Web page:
The Klondike Gold Rush International Historical Park in Skagway comprises the town’s historic district, part of the White Horse Trail, and the nearby Chilkoot Trail.
A visit here explains the impact of the gold rush in Alaska and Canada’s Yukon (during the late 1800s) and the many hardships faced by prospectors.
Take a guided tour or hike around the historic downtown, or trek along part of the Chilkoot Trail to discover what life must have been like during the gold rush era.
A visit to this park will give you a taste of the “gold fever” that brought so many hopeful souls to the region in search of fortune.
Hoonah is an Alaskan community on Chichagof Island predominantly inhabited by the Tlingit people. A visit here will give you a chance to surround yourself with the vibrant culture of the community living here.
During your time in Hoonah, you can discover the allure of Tlingit traditions through mesmerizing storytelling, intricate totem pole carving, canoe-building, native arts, and other fascinating Tlingit customs.
In addition to learning more about the Tlingit culture, nearby Icy Strait Point will offer you some exciting activities to take part in as well.
Some activities include whale watching, fishing, ziplining (featuring the “world’s largest ZipRider”), and wilderness hikes through Tongass National Forest, where you can relish Alaska’s immense natural beauty.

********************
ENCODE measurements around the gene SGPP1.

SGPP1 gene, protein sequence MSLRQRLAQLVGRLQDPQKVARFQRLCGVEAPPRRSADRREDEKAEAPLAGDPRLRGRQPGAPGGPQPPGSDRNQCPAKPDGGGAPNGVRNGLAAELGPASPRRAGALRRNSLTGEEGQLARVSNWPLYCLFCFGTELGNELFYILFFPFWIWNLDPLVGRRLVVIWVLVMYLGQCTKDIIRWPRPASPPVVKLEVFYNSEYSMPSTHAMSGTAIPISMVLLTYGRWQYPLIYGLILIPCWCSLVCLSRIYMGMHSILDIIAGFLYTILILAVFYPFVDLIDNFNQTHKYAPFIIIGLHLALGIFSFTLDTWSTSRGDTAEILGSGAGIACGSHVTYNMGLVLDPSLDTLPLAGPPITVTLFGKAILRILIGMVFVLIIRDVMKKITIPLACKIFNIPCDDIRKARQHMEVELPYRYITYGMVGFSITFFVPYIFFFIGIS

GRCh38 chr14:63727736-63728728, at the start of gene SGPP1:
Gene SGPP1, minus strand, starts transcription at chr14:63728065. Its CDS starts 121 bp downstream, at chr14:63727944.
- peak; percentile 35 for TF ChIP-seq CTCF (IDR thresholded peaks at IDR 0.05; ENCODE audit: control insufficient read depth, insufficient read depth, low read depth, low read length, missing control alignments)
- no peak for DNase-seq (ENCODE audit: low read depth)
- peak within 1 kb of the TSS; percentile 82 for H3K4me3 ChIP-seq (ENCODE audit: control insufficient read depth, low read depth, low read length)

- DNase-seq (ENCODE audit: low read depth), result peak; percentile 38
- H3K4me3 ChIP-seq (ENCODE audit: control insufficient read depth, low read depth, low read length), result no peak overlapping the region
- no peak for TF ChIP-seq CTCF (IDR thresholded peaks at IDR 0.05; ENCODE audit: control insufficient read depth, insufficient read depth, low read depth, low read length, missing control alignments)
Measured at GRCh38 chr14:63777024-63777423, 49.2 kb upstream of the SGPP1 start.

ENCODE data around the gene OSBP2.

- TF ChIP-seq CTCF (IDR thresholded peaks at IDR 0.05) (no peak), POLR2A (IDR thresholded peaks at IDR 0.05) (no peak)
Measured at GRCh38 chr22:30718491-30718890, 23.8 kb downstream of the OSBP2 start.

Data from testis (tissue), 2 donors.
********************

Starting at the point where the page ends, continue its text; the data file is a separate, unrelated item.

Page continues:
Tongass National Forest
If you’re a tenderfoot (newcomer) to Alaska’s pristine shores, a visit to Tongass National Forest should, without a doubt, be added to your travel itinerary.
Tongass National Forest’s diverse landscapes encompass ancient rainforests, alpine meadows, glaciers, and rugged coastlines.
Known as “America’s climate forest,” these woodlands lock away carbon and act as a vital conservation area, creating a gorgeous natural ecosystem that should be safeguarded for generations to come.
The beautiful forests here will offer you fishing opportunities (lakes, rivers, and saltwater passageways), glacier viewing, and the chance to observe wild animals in their natural habitats as well.
Hikers will love the forest’s many scenic trails. Tongass, north of Ketchikan, encompasses approximately 17 million acres of protected islands and mainland forests, which means there’s plenty of elbow room for all—whether you’re talking about humans, bears, moose, or some other species.
One of the best places to visit in Alaska for the first time is Mount Alyeska, located in Girdwood, southeast of Anchorage.